FDA Finalizes Guidance on General Wellness Devices, Will Not Regulate
Monday, August 15, 2016

The FDA recently issued a final guidance titled “General Wellness: Policy for Low Risk Devices.” The guidance sets forth FDA’s compliance policy for low-risk devices that seek to promote a healthy lifestyle, which it labels “general wellness products.” As announced in the draft version, FDA confirms that it “does not intend to examine low risk general wellness products to determine whether they are devices within the meaning of the FD&C Act or, if they are devices, whether they comply with the premarket review and post-market regulatory requirements for devices under the FD&C Act and implementing regulations.”

The device requirements from which such products will essentially be exempt include: registration and listing, premarket notification, labeling, good manufacturing practices, and medical device reporting.

The guidance “defines general wellness products as products that (1) are intended for only general wellness use, as defined in this guidance, and (2) present a very low risk to users’ safety.” As examples of general wellness products, the final guidance cites exercise equipment, audio recordings, video games, software programs, and other products that are commonly, though not exclusively, available from retail establishments (including online retailers and distributors that offer software to be directly downloaded), assuming the two criteria above are met.

The guidance identifies two categories of intended use for “general wellness” products: “(1) sustaining or offering general improvement to functions associated with a general state of health that do not make any reference to diseases or conditions”; or (2) sustaining or offering general improvement to functions associated with a general state of health while making reference to diseases or conditions” (FDA’s emphasis).

For the first category, examples of general wellness claims relate to:

  • weight management
  • physical fitness, including products intended for recreational use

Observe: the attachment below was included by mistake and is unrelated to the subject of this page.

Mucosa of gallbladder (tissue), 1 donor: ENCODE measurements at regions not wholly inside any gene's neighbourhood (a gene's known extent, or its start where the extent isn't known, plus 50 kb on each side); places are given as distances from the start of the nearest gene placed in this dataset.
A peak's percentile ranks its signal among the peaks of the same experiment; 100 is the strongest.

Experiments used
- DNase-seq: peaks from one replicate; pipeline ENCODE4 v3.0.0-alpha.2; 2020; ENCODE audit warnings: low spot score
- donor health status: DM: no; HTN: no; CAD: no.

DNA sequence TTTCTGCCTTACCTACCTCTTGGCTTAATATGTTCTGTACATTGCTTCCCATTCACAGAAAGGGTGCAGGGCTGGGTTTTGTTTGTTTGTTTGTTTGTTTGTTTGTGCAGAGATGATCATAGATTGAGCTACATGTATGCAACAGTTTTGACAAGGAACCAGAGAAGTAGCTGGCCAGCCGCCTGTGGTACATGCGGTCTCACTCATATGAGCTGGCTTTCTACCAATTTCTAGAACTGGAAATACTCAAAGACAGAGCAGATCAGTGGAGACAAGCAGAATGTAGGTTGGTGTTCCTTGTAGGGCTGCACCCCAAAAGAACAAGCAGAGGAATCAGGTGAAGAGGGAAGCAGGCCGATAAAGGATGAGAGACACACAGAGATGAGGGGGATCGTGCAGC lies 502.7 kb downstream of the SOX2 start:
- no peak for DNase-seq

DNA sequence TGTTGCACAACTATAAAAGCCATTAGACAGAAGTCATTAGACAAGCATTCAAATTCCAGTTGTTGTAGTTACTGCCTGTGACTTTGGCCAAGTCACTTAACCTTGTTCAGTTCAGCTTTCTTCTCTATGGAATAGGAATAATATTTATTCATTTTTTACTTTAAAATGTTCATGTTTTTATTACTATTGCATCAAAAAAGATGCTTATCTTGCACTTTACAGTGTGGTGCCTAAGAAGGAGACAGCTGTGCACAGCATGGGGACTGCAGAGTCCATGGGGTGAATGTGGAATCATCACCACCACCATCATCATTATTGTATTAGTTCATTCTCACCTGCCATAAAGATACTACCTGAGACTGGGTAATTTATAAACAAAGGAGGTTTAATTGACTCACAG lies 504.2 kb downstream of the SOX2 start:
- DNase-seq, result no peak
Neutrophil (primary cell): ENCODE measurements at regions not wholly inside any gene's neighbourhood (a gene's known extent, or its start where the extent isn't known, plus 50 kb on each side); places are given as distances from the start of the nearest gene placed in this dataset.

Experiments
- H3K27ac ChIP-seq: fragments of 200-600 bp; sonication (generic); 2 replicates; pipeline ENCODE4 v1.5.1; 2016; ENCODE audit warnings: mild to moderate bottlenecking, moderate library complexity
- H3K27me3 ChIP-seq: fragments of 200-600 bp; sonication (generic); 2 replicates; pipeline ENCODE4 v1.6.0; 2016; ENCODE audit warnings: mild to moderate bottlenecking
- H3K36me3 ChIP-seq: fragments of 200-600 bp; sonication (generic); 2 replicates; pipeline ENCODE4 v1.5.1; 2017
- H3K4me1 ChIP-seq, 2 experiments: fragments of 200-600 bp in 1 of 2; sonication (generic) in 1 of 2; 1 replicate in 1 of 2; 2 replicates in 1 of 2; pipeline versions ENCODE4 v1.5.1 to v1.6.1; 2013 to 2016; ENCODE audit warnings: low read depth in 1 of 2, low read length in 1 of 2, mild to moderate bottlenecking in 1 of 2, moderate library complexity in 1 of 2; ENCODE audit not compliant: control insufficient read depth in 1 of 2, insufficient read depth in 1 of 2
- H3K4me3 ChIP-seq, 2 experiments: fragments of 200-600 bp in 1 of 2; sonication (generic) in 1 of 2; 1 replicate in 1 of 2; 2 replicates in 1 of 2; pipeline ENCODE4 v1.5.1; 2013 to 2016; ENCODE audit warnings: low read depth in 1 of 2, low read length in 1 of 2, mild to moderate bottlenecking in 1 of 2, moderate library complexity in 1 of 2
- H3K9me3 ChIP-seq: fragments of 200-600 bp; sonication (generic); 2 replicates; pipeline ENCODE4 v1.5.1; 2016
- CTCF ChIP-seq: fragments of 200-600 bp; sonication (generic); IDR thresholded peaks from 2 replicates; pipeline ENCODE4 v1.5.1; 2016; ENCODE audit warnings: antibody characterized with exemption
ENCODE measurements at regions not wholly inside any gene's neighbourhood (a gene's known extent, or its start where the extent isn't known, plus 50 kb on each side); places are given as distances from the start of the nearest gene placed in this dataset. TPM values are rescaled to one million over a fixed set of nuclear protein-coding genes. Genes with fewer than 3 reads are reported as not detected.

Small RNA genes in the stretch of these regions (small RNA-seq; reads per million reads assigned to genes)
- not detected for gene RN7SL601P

• relaxation or stress management
  • mental acuity
  • self-esteem (e.g., devices with a cosmetic function that make claims related only to self-esteem)
  • sleep management
  • sexual function

The guidance gives more specific examples of claims that do and do not fall into this category. For the second category, there are two subcategories of general wellness claims:

  • Intended uses to promote, track, and/or encourage choice(s), which, as part of a healthy lifestyle, may help to reduce the risk of certain chronic diseases or conditions; and
  • Intended uses to promote, track, and/or encourage choice(s) which, as part of a healthy lifestyle, may help living well with certain chronic diseases or conditions (FDA’s emphasis).

Again, the guidance gives more specific examples of such claims. To determine whether a device is low risk, FDA will consider whether or not the product:

  • is invasive
  • involves an intervention or technology that may pose a risk to a user’s safety if device controls are not applied, such as risks from lasers, radiation exposure, or implants
  • raises novel questions of usability
  • raises questions of biocompatibility

If the device meets even one of these criteria, it is not a low-risk general wellness product and is not covered by the guidance. The guidance offers several examples of low-risk devices, including some in the final guidance that were not in the draft version.

A copy of the final guidance can be found here.


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